This project was supported by a National Science Foundation grant (MCB-0958107) and Hatch project 507H.
Conflicts of Interest
The authors declare no conflict of interest.
- Gething, M.J.; Sambrook, J. Protein folding in the cell. Nature 1992, 355, 33–45, doi:10.1038/355033a0.
- Ellis, R.J. The general concept of molecular chaperones. Philos. Trans. R Soc. Lond. B Biol. Sci. 1993, 339, 257–261, doi:10.1098/rstb.1993.0023.
- Miernyk, J.A. Protein folding in the plant cell. Plant Physiol. 1999, 121, 695–703, doi:10.1104/pp.121.3.695.
- Schröder, M.; Kaufman, R.J. ER stress and the unfolded protein response. Mutat. Res. 2005, 569, 29–63, doi:10.1016/j.mrfmmm.2004.06.056.
- Hebert, D.N.; Molinari, M. In and out of the ER: Protein folding, quality control, degradation, and related human disease. Physiol. Rev. 2007, 87, 1377–1408, doi:10.1152/physrev.00050.2006.
- Freedman, R.B.; Hirst, T.R.; Tuite, M.F. Protein disulphide isomerase: Building bridges in protein folding. Trends Biochem. Sci. 1994, 19, 331–336, doi:10.1016/0968-0004(94)90072-8.
- Edman, J.C.; Ellis, L.; Blacher, R.W.; Roth, R.A.; Rutter, W.J. Sequence of protein disulphide isomerase and implications of its relationship to thioredoxin. Nature 1985, 317, 267–270, doi:10.1038/317267a0.
- Kemmink, J.; Darby, N.J.; Dijkstra, K.; Nilges, M.; Creighton, T.E. The folding catalyst protein disulfide isomerase is constructed of active and inactive thioredoxin modules. Curr. Biol. 1997, 7, 239–245.
- Wang, C.C.; Tsou, C.L. Protein disulfide isomerase is both an enzyme and a chaperone. FASEB J. 1993, 7, 1515–1517.
- Cai, H.; Wang, C.C.; Tsou, C.L. Chaperone-like activity of protein disulfide isomerase in the refolding of a protein with no disulfide bonds. J. Biol. Chem. 1994, 269, 24550–24552.
- Song, J.L.; Wang, C.C. Chaperone-like activity of protein disulfide-isomerase in the refolding of rhodanese. Eur. J. Biochem. 1995, 231, 312–316, doi:10.1111/j.1432-1033.1995.tb20702.x.
- Hatahet, F.; Ruddock, L.W. Protein disulfide isomerase: A critical evaluation of its function in disulfide bond formation. Antioxid. Redox Signal. 2009, 11, 2807–2850, doi:10.1089/ars.2009.2466.
- Ferrari, D.M.; Söling, H.D. The protein disulphide-isomerase family: Unravelling a string of folds. Biochem. J. 1999, 339, 1–10, doi:10.1042/0264-6021:3390001.
- Kramer, B.; Ferrari, D.M.; Klappa, P.; Pöhlmann, N.; Söling, H.D. Functional roles and efficiencies of the thioredoxin boxes of calcium-binding proteins 1 and 2 in protein folding. Biochem. J. 2001, 357, 83–95, doi:10.1042/0264-6021:3570083.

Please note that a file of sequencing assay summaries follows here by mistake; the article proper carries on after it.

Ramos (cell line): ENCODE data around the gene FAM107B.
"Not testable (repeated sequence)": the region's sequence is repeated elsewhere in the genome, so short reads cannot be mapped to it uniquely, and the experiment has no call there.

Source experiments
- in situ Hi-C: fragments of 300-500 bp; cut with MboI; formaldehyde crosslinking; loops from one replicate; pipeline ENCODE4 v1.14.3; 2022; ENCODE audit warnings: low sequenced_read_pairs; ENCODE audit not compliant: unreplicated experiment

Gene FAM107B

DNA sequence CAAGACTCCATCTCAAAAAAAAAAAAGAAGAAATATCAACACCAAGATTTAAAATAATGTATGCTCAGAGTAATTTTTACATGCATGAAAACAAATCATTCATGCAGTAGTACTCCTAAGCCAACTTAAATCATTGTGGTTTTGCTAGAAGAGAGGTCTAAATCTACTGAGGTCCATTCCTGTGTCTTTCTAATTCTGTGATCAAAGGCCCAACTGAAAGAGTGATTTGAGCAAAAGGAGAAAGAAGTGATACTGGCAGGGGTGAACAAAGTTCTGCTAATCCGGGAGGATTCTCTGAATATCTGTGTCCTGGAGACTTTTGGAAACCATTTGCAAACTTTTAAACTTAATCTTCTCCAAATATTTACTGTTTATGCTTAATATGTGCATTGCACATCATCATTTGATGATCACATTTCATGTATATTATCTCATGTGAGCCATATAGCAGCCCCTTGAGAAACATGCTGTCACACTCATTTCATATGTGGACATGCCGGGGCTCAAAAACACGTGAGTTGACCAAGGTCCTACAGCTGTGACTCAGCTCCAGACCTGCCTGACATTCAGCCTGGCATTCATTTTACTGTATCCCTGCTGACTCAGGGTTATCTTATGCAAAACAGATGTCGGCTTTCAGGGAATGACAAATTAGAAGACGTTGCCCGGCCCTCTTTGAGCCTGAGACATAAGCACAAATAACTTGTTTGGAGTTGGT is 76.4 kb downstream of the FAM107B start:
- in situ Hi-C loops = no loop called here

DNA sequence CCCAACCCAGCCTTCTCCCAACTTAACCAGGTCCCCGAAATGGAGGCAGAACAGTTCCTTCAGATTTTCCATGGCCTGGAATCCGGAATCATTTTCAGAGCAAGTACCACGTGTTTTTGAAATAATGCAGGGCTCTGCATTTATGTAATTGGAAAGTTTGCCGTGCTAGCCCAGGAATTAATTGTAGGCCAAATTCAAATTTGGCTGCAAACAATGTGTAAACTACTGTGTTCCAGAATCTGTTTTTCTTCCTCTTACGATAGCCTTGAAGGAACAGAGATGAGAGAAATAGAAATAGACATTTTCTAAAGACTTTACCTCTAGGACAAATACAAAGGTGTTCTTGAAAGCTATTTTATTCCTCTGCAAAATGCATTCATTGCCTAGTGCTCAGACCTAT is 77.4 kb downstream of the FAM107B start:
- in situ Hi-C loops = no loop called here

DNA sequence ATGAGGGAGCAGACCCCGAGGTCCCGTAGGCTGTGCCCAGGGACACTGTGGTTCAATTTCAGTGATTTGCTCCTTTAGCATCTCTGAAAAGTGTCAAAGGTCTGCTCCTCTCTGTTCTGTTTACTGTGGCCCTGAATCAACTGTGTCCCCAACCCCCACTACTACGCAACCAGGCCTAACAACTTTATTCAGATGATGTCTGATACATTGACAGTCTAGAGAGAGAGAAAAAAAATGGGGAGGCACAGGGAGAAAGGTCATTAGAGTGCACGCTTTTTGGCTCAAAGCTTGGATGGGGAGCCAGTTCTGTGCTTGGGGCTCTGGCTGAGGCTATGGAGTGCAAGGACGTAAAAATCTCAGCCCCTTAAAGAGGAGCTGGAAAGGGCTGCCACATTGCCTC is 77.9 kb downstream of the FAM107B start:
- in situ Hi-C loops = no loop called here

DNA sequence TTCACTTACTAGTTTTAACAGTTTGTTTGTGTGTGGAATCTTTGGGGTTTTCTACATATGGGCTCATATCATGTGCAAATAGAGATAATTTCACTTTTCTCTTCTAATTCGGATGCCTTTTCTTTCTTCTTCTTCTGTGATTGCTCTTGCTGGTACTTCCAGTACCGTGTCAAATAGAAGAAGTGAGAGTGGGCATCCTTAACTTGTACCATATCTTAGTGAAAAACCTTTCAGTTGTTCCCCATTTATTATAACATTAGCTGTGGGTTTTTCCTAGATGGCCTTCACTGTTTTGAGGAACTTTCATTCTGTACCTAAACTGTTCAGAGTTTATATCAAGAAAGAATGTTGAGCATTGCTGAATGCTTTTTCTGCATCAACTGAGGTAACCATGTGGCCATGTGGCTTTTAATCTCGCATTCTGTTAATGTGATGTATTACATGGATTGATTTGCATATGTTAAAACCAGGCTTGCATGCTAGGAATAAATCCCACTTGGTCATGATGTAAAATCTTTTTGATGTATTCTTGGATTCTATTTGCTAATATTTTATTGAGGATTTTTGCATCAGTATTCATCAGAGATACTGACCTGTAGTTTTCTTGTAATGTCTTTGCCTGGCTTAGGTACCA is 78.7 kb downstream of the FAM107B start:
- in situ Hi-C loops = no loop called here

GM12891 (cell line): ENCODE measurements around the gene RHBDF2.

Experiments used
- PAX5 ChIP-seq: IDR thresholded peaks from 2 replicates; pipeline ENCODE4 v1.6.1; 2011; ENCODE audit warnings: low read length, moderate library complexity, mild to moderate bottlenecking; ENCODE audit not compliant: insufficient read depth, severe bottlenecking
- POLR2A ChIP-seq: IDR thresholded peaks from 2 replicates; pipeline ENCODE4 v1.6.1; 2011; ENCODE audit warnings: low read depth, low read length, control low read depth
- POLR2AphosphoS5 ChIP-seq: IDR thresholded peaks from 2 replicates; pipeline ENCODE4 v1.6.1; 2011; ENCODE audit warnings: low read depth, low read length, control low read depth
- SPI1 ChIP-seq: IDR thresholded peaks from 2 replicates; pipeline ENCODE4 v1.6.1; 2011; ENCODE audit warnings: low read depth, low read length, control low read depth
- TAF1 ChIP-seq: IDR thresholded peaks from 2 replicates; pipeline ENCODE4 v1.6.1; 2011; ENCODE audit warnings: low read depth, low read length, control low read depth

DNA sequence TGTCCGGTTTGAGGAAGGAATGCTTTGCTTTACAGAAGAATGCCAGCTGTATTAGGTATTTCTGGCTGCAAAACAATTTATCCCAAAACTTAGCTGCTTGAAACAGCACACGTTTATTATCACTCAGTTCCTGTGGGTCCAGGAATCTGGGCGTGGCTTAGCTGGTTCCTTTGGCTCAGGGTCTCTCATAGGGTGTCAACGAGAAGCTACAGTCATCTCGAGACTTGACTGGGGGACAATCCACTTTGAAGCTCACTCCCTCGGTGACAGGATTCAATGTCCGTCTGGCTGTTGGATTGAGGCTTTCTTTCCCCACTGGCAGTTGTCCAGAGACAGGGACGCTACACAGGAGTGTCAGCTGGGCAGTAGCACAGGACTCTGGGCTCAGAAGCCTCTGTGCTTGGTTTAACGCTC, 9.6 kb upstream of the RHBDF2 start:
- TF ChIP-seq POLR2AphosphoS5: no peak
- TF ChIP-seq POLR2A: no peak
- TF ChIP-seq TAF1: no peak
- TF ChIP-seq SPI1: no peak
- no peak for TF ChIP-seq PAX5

- Kikuchi, M.; Doi, E.; Tsujimoto, I.; Horibe, T.; Tsujimoto, Y. Functional analysis of human P5, a protein disulfide isomerase homologue. J. Biochem. 2002, 132, 451–455, doi:10.1093/oxfordjournals.jbchem.a003242.
- Lu, D.-P.; Christopher, D.A. Endoplasmic reticulum stress activates the expression of a sub-group of protein disulfide isomerase genes and AtbZIP60 modulates the response in Arabidopsis thaliana. Mol. Genet. Genomics 2008, 280, 199–210, doi:10.1007/s00438-008-0356-z.
- Li, C.P.; Larkins, B.A. Expression of protein disulfide isomerase is elevated in the endosperm of the maize floury-2 mutant. Plant Mol. Biol. 1996, 30, 873–882, doi:10.1007/BF00020800.
- Takemoto, Y.; Coughlan, S.J.; Okita, T.W.; Satoh, H.; Ogawa, M.; Kumamaru, T. The rice mutant esp2 greatly accumulates the glutelin precursor and deletes the protein disulfide isomerase. Plant Physiol. 2002, 128, 1212–1222, doi:10.1104/pp.010624.
- Onda, Y.; Nagamine, A.; Sakurai, M.; Kumamaru, T.; Ogawa, M.; Kawagoe, Y. Distinct roles of protein disulfide isomerase and P5 sulfhydryl oxidoreductases in multiple pathways for oxidation of structurally diverse storage proteins in rice. Plant Cell 2011, 23, 210–223, doi:10.1105/tpc.110.079509.
- Gruber, C.W.; Cemazar, M.; Clark, R.J.; Horibe, T.; Renda, R.F.; Anderson, M.A.; Craik, D.J. A novel plant protein-disulfide isomerase involved in the oxidative folding of cystine knot defense proteins. J. Biol. Chem. 2007, 282, 20435–20446.
- Wang, H.; Boavida, L.C.; Ron, M.; McCormick, S. Truncation of a protein disulfide isomerase, PDIL2–1, delays embryo sac maturation and disrupts pollen tube guidance in Arabidopsis thalian. Plant Cell 2008, 20, 3300–3311, doi:10.1105/tpc.108.062919.
- Andème-Ondzighi, C.; Christopher, D.A.; Cho, E.J.; Chang, S.C.; Staehelin, L.A. Arabidopsis protein disulfide isomerase-5 inhibits cysteine proteases during trafficking to vacuoles before programmed cell death of the endothelium in developing seeds. Plant Cell 2008, 20, 2205–2220, doi:10.1105/tpc.108.058339.
- Cho, E.J.; Yuen, C.Y.; Kang, B.H.; Ondzighi, C.A.; Staehelin, L.A.; Christopher, D.A. Protein disulfide isomerase-2 of Arabidopsis mediates protein folding and localizes to both the secretory pathway and nucleus, where it interacts with maternal effect embryo arrest factor. Mol. Cells 2011, 32, 459–475, doi:10.1007/s10059-011-0150-3.
- Lu, D.-P.; Christopher, D.A. Immunolocalization of a protein disulfide isomerase to Arabidopsis thaliana chloroplasts and its association with starch biogenesis. Int. J. Plant Sci. 2006, 167, 1–9, doi:10.1086/498071.
- Kim, J.; Mayfield, S.P. Protein disulfide isomerase as a regulator of chloroplast translational activation. Science 1997, 278, 1954–1957, doi:10.1126/science.278.5345.1954.